Cell culture

Human liver hepatocellular carcinoma cell line (HepG2) and standard fibroblast cell lines (3T3) were acquired from ATCC and were utilized in cancer and cytotoxicity studies, respectively. The cell lines growth was done in an RPMI 1640 with 10% fetal bovine serum (FBS) and 1% penicillin/streptomycin. The cells were cultured at 80% confluence and as adherent monolayers. The culturing conditions were maintained at 37 °C and 5% CO2 atmosphere (humidified). Trypsinization was used for culture harvest in a trypsin–EDTA solution. All reagents were used as purchased.

MTT cell viability assays

For the MTT assay, the same medium and culture conditions was used for cell culture. Subsequently, the grown cells were harvested and counted before being transferred into 1 × 104 cells/well-sized 96-well plates; addition of the free drug, pure LDH and MAPGAu nanocomposite immediately followed. The cells were then incubated for 24 h. The cells were allowed 24 h attachment in the culture medium prior to the treatment. The MAPGAu nanocomposite, the pure LDH and free drug were then administered in different concentrations and incubated for 72 h. For the MMT, 2 mL of PBS was used to dissolve 5 mg of 3-[4, 5-dimethylthiazol-2-yl]-2, 5-diphenyltetrazolium bromide (MTT); 20 µL of the prepared solution was divided into 96-well plates. The purple-colored formazan product was established after 3 h of incubation at 37 °C. The unbound MTT as well as dead cells in the media were removed via suction. Consequently, DMSO (100 µL) was introduced to each well. The cells were then shaken and microplate reader was used to measure the optical densities of the cells at 570 nm. The analyses were repeated three times each, and the viabilities of the cells and control cells were calculated in percentage.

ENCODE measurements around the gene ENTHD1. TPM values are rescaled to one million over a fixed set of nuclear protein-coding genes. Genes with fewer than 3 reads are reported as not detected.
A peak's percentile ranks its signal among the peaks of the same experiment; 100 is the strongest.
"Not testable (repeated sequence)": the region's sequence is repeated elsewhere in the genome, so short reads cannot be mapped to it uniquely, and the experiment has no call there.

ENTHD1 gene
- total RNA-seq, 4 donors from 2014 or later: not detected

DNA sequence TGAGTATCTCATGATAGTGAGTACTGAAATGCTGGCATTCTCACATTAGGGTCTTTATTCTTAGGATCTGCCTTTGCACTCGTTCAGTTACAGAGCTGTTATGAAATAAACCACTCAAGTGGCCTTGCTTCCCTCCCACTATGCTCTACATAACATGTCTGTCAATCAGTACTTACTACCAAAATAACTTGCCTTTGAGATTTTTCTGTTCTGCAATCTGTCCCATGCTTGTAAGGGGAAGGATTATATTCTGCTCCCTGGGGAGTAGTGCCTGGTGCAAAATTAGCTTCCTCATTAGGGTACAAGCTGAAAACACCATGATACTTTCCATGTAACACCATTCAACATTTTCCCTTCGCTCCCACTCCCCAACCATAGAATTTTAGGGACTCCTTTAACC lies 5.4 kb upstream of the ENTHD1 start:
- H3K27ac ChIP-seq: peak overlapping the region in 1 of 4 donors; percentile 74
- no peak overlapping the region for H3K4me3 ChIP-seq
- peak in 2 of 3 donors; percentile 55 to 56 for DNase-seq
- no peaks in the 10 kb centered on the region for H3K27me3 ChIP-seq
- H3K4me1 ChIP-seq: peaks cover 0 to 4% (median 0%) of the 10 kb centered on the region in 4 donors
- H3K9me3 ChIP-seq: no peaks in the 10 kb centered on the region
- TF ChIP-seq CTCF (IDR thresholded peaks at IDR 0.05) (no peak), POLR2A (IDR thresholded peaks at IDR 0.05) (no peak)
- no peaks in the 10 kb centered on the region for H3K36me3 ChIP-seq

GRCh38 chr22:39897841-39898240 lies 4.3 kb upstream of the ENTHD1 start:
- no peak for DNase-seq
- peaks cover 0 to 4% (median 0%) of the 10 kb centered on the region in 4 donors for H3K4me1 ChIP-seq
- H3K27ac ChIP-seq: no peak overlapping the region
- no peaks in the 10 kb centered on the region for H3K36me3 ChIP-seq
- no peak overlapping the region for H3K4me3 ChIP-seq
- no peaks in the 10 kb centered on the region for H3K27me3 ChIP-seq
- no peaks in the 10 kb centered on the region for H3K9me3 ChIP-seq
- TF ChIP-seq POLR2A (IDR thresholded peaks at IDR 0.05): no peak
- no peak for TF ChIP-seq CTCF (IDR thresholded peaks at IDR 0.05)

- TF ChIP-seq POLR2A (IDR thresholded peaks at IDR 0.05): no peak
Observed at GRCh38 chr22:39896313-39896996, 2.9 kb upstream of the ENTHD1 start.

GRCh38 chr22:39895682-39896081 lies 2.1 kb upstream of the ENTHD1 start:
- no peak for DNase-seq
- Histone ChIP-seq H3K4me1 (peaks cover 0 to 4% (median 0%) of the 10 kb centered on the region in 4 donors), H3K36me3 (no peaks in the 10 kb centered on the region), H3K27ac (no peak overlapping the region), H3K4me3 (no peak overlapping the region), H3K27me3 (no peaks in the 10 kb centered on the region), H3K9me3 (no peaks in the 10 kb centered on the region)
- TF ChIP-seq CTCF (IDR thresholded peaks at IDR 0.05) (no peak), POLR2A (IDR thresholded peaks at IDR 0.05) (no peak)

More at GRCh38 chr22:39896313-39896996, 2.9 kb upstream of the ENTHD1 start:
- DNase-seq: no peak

Magnetic resonance imaging analysis